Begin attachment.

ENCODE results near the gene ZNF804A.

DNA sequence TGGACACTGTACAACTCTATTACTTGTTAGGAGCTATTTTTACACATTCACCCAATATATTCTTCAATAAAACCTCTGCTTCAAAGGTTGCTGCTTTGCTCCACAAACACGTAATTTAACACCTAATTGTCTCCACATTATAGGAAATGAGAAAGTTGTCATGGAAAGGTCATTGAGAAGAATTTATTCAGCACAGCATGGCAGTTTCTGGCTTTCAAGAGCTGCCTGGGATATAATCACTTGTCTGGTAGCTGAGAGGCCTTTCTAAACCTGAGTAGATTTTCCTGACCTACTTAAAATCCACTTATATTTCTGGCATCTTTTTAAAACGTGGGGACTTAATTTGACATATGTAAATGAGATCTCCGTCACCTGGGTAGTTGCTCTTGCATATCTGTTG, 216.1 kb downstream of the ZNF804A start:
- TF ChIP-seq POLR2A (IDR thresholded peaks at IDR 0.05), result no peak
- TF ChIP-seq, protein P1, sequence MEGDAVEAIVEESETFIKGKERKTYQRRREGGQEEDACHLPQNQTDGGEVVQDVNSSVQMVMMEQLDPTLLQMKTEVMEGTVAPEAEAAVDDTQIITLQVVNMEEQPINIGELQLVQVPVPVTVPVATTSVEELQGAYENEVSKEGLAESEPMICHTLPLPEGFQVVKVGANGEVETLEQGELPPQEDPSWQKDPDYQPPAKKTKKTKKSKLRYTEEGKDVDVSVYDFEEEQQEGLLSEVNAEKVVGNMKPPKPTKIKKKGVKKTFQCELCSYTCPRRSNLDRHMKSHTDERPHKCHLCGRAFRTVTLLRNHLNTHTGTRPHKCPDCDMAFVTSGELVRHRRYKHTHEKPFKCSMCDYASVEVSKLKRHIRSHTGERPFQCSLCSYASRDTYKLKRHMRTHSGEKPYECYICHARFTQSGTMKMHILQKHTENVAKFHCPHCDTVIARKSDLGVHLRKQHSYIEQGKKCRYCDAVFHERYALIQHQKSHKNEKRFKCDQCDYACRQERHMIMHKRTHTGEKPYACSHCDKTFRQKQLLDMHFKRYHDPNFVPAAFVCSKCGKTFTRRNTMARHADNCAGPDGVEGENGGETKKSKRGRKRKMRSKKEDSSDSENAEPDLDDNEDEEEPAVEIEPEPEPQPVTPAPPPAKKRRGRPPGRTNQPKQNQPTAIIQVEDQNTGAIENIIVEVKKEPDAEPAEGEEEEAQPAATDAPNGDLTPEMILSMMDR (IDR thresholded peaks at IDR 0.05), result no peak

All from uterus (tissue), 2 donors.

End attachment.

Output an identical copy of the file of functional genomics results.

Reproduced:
ENCODE results near the gene ZNF804A.

DNA sequence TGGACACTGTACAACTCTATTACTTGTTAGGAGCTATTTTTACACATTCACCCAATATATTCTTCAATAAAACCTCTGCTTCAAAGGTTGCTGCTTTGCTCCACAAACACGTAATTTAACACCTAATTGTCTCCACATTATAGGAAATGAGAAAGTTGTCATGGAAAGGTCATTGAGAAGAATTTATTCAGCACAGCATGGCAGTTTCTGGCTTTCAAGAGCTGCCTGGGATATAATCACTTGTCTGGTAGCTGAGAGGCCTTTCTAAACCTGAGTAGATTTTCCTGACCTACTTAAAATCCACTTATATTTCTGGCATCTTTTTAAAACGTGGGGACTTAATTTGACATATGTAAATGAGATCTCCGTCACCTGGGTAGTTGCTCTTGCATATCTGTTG, 216.1 kb downstream of the ZNF804A start:
- TF ChIP-seq POLR2A (IDR thresholded peaks at IDR 0.05), result no peak
- TF ChIP-seq, protein P1, sequence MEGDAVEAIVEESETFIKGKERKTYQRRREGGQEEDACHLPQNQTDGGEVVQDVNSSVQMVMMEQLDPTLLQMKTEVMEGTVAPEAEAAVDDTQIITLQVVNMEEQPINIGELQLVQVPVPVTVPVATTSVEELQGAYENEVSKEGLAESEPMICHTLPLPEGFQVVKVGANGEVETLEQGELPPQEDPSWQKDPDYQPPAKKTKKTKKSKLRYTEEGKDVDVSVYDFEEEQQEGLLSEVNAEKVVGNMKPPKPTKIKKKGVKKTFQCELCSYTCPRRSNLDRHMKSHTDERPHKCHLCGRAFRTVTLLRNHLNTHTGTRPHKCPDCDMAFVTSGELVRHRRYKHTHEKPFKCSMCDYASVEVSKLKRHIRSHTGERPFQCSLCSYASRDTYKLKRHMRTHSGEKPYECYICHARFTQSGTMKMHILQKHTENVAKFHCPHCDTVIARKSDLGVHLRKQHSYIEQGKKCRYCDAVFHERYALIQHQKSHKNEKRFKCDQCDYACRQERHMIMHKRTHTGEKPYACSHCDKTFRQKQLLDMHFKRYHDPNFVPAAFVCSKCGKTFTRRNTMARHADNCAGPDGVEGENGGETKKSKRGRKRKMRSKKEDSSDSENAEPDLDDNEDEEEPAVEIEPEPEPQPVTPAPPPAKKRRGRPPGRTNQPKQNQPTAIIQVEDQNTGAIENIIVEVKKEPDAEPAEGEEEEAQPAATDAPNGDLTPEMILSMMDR (IDR thresholded peaks at IDR 0.05), result no peak

All from uterus (tissue), 2 donors.